Barbados for Honeymooners

© Barbados Tourism Authority

When golfer Tiger Woods wanted to marry girlfriend Elin Nordegren beyond the prying eyes of paparazzi in 2004, the couple set sail on a luxury yacht bound for Barbados' impeccable Sandy Lane resort. The celebrity couple pulled out the stops for a sunset beachfront ceremony and a reception that featured spectacular fireworks and a performance by Hootie and the Blowfish on the resort's Green Monkey golf course.

For Woods and other couples, Barbados provides an alluring mix of cosmopolitan culture and low-key intimacy. The island has some of the eastern Caribbean's poshest hotels and most acclaimed restaurants, yet remains far enough off the beaten track to afford true privacy to honeymooners, notably in isolated getaway spots like the expansive, coconut-palm fringed Bottom Bay on Barbados' west coast.

Melba Wood, owner of Weddings in Barbados, recently planned a clifftop wedding ceremony overlooking Bottom Bay, followed by a champagne toast on the beach. "The color of the ocean is just incredible," says the native "Bajan." "I've had quite a few couples get married there … or you can just spend a day at the beach."

The Bajan people have a reputation for friendliness tinged with British sophistication (the former colony is nicknamed "Little England"), and both are reflected in the service at resorts like Sandy Lane, The Colony Club, the Crystal Cove, and The House, all of which provide a special welcome to honeymooners.

For example, Sandy Lane staff can fill your room with your favorite flowers; custom dinners can be arranged on the terrace of your suite or on the beach, and the hotel also offers island tours by Bentley automobile or helicopter.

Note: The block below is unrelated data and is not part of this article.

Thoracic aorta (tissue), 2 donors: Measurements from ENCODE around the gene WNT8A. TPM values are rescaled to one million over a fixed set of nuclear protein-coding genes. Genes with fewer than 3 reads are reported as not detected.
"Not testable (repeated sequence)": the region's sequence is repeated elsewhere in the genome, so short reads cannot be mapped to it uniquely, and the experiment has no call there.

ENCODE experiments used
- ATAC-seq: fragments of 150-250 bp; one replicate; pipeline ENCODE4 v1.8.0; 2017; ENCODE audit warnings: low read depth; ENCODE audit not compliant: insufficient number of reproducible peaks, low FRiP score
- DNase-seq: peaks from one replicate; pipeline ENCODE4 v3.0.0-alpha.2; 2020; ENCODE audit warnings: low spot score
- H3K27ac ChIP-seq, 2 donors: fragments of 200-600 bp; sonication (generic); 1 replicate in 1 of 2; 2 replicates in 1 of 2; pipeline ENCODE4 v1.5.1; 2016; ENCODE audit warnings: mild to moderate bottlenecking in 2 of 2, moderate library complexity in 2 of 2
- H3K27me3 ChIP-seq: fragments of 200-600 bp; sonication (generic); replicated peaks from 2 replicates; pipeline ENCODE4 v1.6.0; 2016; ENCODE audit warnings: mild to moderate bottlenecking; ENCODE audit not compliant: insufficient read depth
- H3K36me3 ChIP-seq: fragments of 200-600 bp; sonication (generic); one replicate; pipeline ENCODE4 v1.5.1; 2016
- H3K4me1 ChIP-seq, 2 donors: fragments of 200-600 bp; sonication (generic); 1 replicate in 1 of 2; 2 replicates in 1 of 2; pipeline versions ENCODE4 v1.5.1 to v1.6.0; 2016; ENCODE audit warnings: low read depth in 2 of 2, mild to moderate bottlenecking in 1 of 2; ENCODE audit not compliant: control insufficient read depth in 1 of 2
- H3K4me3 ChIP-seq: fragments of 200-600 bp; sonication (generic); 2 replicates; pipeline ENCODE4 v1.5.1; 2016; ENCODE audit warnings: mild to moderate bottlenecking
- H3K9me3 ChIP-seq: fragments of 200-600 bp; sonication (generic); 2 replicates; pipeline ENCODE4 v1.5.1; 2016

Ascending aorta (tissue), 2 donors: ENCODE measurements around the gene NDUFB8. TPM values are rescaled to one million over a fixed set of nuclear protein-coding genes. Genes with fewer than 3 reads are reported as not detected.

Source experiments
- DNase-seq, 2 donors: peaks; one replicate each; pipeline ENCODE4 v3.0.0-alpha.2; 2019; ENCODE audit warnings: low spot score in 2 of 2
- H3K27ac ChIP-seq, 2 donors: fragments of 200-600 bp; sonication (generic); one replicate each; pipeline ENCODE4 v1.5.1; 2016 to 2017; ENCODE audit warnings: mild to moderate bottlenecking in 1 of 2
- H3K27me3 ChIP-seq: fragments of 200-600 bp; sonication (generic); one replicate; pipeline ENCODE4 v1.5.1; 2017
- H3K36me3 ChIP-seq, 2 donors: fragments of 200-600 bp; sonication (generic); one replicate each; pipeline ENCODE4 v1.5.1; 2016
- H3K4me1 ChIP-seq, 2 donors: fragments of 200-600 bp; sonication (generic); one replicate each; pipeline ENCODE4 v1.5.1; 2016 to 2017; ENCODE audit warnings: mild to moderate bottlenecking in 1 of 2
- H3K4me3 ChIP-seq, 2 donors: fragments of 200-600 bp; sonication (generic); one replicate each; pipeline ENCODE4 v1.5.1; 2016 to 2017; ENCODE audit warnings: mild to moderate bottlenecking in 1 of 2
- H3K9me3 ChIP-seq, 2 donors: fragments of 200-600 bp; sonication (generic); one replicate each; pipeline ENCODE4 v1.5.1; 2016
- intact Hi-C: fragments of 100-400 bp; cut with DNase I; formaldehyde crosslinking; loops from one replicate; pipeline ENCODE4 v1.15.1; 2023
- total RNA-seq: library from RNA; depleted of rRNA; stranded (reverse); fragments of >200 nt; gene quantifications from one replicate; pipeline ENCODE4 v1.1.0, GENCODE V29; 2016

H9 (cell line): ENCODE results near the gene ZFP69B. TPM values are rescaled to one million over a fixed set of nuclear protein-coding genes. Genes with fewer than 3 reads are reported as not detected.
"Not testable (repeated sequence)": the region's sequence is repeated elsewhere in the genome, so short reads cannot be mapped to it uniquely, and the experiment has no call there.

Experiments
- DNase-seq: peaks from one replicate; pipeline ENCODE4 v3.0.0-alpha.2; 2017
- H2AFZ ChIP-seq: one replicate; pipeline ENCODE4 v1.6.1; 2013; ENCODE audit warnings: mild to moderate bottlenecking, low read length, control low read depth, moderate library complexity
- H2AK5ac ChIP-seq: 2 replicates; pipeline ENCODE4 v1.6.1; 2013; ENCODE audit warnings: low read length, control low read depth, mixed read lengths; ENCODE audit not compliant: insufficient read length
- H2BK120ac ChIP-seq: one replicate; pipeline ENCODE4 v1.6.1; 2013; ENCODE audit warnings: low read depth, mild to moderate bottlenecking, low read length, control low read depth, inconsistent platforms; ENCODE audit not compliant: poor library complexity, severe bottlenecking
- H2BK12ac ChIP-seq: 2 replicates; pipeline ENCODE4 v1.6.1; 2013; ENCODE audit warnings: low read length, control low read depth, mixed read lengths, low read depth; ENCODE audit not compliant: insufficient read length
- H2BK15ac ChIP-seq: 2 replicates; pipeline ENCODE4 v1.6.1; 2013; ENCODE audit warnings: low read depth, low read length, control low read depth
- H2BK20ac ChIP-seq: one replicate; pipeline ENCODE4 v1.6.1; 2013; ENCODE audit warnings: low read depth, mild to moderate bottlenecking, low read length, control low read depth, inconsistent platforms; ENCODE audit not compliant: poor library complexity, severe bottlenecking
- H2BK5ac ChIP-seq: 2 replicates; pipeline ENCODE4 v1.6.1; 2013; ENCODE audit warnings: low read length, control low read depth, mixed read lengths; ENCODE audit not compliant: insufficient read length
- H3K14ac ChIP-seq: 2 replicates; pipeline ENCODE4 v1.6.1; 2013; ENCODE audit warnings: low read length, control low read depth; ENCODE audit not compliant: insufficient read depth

Couples staying at the lush Colony Club, located in St. James parish on Barbados' west coast, favor the luxury poolside rooms, with French doors that open onto the resort's famous pool area and freshwater swimming lagoons.

With just 33 chic and sleek beachfront suites, The House is an intimate west coast hideaway that specializes in barefoot elegance; private beach dinners can be combined with a seaside horseback ride, and feature fabulous cuisine prepared by Daphne's restaurant. Sister property The Tamarind Cove Hotel is cherished for its tropical gardens, while the Crystal Cove has Barbados' most unique hangout: the swim-in, waterfall-draped Cave Bar.

Sea turtles and flying fish will be your only companions (besides the captain) on a private catamaran cruise, gliding across crystal-clear waters to a snorkeling excursion or a private beach for tanning and tropical drinks. Jeep tours offer an adventurous look at Barbados' rugged forests, while historic plantation homes like Sunsbury House provide a more sedate diversion (as well as a great backdrop for wedding or honeymoon photos).

At day's end, couples fortunate enough to secure a reservation at The Cliff restaurant dine by the light of flaming torches and flickering candles, savoring gourmet cuisine complemented by a remarkable wine list. The Cliff also hosts weddings, receptions, and private dinners; other culinary favorites include the Carambola Restaurant in St. James and Bridgetown's The Tides.

Tiger and Elin bought out the 112-room Sandy Lane for their destination wedding, but Chicago couple Fera and Andrew Smith took a different approach to their May 2005 nuptials on Barbados, renting out the private Cove Spring House for their ceremony, reception, and honeymoon.

About 50 guests stayed at the villa – one of many luxury homes available on Barbados – and enjoyed an arranged snorkeling charter, a rehearsal dinner featuring a fish fry and outdoor karaoke at The Tides, and a week of pampering by the villa's attentive staff.

"It was impeccable service, but very laid-back," says Fera, who explains: "When you go to a resort, you end up getting married in a very public space. We wanted a place where we could stay and party afterwards." In Barbados, the party is always there when you want it, but newlyweds seeking their first quiet hours together will find many islands of solitude on this Caribbean gem.